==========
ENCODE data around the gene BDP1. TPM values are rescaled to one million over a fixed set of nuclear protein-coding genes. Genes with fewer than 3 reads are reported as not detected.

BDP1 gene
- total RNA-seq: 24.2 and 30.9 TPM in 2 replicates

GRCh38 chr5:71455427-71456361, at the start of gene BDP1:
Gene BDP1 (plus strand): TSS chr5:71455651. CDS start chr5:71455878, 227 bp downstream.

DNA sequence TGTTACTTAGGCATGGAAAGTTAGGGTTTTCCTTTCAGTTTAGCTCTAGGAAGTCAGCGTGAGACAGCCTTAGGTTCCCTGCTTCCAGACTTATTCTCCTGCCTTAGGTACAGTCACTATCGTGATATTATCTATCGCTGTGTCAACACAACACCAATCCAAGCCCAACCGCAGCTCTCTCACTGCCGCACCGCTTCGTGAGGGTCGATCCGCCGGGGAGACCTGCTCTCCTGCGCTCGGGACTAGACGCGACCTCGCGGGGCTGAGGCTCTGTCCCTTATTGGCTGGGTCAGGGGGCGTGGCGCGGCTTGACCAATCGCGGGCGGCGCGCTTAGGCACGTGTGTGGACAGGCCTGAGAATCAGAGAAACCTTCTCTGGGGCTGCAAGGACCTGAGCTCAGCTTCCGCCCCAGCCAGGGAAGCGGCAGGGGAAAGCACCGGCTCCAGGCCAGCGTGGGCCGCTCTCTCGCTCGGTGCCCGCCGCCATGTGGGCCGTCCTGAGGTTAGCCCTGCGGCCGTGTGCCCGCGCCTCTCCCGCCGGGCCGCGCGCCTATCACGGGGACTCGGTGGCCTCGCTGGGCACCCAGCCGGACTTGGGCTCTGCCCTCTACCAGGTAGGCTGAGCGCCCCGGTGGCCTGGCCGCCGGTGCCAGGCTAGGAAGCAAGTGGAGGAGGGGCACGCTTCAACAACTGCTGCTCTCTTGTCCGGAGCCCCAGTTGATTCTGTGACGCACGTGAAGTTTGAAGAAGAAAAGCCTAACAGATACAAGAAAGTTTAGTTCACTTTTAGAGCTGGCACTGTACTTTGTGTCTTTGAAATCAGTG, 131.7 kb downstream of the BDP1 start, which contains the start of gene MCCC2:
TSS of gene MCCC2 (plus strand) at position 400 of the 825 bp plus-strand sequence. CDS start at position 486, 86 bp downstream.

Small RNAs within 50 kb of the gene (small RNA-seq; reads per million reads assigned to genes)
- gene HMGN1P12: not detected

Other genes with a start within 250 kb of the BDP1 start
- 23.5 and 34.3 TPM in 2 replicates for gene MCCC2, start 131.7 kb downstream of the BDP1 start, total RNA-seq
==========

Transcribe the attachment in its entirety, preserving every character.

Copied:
ENCODE data around the gene BDP1. TPM values are rescaled to one million over a fixed set of nuclear protein-coding genes. Genes with fewer than 3 reads are reported as not detected.

BDP1 gene
- total RNA-seq: 24.2 and 30.9 TPM in 2 replicates

GRCh38 chr5:71455427-71456361, at the start of gene BDP1:
Gene BDP1 (plus strand): TSS chr5:71455651. CDS start chr5:71455878, 227 bp downstream.

DNA sequence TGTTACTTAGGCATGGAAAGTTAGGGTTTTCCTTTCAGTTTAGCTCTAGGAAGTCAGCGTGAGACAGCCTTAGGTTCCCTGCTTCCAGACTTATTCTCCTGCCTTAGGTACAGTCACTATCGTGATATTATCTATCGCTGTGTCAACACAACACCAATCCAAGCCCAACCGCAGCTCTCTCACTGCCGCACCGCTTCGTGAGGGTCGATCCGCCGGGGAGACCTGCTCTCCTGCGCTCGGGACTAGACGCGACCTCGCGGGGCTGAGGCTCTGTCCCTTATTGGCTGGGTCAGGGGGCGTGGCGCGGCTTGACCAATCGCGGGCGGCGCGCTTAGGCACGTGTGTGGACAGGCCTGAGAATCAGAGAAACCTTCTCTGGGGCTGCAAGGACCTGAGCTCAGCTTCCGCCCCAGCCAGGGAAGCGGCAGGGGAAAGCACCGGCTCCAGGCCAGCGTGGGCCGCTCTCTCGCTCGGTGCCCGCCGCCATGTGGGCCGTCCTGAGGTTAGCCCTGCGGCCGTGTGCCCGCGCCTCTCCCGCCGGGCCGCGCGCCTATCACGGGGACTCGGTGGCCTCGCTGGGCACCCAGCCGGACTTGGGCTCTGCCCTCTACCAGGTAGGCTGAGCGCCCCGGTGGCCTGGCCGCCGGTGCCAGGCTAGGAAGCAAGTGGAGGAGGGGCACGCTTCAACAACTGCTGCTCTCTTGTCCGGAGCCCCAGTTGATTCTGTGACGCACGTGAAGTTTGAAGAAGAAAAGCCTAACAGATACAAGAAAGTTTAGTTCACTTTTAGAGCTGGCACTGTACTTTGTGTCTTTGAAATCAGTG, 131.7 kb downstream of the BDP1 start, which contains the start of gene MCCC2:
TSS of gene MCCC2 (plus strand) at position 400 of the 825 bp plus-strand sequence. CDS start at position 486, 86 bp downstream.

Small RNAs within 50 kb of the gene (small RNA-seq; reads per million reads assigned to genes)
- gene HMGN1P12: not detected

Other genes with a start within 250 kb of the BDP1 start
- 23.5 and 34.3 TPM in 2 replicates for gene MCCC2, start 131.7 kb downstream of the BDP1 start, total RNA-seq